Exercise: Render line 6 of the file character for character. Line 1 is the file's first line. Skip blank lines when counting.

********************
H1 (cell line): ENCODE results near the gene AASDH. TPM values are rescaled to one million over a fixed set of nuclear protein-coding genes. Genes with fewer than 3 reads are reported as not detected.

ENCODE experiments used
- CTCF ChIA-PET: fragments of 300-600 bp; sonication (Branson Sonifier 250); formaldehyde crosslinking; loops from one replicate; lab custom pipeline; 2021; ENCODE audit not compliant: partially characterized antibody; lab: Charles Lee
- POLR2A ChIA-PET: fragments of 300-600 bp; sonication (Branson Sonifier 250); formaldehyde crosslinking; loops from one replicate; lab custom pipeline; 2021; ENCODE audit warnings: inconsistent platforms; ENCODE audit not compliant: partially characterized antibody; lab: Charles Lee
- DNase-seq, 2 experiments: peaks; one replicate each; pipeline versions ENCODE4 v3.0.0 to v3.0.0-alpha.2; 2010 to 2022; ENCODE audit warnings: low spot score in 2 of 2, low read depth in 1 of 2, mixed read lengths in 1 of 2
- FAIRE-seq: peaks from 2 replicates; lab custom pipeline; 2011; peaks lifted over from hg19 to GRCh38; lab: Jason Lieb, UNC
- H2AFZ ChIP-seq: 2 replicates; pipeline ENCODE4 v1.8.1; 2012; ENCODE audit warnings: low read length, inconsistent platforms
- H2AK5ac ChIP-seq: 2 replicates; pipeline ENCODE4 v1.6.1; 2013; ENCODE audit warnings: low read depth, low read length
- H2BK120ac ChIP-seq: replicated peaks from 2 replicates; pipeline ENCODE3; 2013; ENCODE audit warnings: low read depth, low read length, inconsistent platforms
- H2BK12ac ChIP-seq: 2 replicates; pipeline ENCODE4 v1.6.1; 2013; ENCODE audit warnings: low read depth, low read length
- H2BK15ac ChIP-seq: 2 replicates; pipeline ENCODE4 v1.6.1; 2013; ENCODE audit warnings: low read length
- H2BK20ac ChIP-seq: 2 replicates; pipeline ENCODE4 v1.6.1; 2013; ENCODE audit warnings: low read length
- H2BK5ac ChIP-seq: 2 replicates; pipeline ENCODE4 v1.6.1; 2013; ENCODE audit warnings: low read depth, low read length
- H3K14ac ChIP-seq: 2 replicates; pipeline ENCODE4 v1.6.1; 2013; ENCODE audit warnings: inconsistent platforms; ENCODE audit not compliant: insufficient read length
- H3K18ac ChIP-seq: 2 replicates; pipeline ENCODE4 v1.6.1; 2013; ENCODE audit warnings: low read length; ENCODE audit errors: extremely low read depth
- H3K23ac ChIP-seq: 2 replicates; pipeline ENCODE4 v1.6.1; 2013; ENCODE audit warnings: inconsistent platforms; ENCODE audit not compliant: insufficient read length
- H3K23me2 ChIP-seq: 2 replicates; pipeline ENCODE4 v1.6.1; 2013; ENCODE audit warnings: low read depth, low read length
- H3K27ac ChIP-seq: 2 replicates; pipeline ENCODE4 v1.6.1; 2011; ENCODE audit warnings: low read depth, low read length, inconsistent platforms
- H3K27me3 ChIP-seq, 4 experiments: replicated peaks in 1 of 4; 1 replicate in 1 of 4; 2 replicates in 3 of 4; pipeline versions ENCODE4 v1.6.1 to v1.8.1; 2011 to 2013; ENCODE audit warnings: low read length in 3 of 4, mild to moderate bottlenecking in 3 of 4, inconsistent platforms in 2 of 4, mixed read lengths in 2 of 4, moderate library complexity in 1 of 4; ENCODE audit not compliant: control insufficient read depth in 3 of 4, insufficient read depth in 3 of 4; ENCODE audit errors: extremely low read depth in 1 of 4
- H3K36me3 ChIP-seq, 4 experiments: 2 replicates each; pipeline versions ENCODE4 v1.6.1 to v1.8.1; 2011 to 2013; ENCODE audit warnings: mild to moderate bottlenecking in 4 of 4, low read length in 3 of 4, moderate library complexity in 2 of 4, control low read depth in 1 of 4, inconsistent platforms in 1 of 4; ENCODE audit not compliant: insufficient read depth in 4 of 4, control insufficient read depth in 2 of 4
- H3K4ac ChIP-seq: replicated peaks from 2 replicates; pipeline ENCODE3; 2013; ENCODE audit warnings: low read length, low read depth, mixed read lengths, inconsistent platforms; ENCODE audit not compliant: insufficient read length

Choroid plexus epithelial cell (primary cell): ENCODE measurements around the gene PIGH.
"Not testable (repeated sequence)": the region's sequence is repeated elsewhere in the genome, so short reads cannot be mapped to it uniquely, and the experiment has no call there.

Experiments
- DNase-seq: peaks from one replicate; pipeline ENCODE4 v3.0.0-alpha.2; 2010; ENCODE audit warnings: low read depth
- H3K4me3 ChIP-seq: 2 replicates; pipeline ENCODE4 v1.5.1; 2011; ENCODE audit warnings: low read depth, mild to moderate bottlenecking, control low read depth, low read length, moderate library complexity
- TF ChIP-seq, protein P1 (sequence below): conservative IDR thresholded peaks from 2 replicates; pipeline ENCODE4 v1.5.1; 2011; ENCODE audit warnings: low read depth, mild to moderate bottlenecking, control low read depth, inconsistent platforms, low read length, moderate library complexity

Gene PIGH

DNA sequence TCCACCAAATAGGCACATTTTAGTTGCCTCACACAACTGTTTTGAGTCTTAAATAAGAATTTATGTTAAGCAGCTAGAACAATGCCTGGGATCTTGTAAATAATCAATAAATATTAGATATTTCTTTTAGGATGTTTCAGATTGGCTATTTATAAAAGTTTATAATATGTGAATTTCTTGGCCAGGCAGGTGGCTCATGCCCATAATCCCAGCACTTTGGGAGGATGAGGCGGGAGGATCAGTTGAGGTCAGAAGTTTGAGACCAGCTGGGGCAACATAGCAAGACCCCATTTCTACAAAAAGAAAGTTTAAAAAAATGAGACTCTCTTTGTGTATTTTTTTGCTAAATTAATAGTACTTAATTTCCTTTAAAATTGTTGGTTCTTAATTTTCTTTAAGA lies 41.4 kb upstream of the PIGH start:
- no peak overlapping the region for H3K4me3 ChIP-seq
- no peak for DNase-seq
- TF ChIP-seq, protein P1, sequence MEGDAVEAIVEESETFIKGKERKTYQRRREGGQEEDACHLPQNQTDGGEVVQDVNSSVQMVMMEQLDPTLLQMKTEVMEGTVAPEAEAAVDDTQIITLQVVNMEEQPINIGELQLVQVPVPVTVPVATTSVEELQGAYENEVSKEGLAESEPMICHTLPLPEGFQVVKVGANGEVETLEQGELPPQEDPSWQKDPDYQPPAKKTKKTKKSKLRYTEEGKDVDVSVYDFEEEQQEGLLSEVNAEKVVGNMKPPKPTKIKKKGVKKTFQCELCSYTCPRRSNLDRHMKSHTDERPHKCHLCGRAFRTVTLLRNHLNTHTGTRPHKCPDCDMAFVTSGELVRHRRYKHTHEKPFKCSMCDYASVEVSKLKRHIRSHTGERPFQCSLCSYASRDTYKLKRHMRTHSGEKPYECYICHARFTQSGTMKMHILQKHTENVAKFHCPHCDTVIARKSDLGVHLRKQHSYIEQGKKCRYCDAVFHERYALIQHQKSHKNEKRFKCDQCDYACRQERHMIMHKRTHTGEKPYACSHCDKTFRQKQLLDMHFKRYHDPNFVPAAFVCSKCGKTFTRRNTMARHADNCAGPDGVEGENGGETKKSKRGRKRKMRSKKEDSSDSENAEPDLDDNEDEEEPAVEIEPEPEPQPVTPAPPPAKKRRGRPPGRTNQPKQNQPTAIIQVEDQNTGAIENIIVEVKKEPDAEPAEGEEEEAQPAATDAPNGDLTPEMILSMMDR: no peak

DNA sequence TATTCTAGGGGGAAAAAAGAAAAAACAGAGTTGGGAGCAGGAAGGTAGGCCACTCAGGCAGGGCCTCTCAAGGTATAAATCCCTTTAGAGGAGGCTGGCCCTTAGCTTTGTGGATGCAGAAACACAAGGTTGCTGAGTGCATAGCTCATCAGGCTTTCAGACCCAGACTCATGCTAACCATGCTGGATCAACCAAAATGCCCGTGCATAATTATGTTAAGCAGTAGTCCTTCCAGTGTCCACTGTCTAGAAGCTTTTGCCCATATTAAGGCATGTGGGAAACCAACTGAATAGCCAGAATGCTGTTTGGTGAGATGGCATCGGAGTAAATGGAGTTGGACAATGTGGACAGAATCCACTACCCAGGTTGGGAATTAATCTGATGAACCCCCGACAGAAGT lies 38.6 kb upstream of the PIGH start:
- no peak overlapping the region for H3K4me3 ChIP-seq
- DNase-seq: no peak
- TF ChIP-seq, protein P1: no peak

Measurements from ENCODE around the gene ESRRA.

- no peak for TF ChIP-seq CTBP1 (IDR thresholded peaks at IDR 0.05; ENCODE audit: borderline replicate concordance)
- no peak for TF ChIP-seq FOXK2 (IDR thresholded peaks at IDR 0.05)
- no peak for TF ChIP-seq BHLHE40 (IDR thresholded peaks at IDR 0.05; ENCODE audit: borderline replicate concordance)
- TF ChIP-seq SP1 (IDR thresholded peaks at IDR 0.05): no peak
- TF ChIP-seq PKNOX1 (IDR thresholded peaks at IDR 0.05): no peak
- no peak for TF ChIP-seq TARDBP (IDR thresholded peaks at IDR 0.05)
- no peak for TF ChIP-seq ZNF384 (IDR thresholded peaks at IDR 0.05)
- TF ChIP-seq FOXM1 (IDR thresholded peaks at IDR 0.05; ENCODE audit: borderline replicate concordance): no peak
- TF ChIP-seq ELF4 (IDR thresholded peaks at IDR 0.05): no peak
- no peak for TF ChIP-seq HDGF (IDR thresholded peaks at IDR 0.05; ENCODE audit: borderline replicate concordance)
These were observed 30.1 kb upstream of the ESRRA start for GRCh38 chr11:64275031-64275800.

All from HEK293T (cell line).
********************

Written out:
- FAIRE-seq: peaks from 2 replicates; lab custom pipeline; 2011; peaks lifted over from hg19 to GRCh38; lab: Jason Lieb, UNC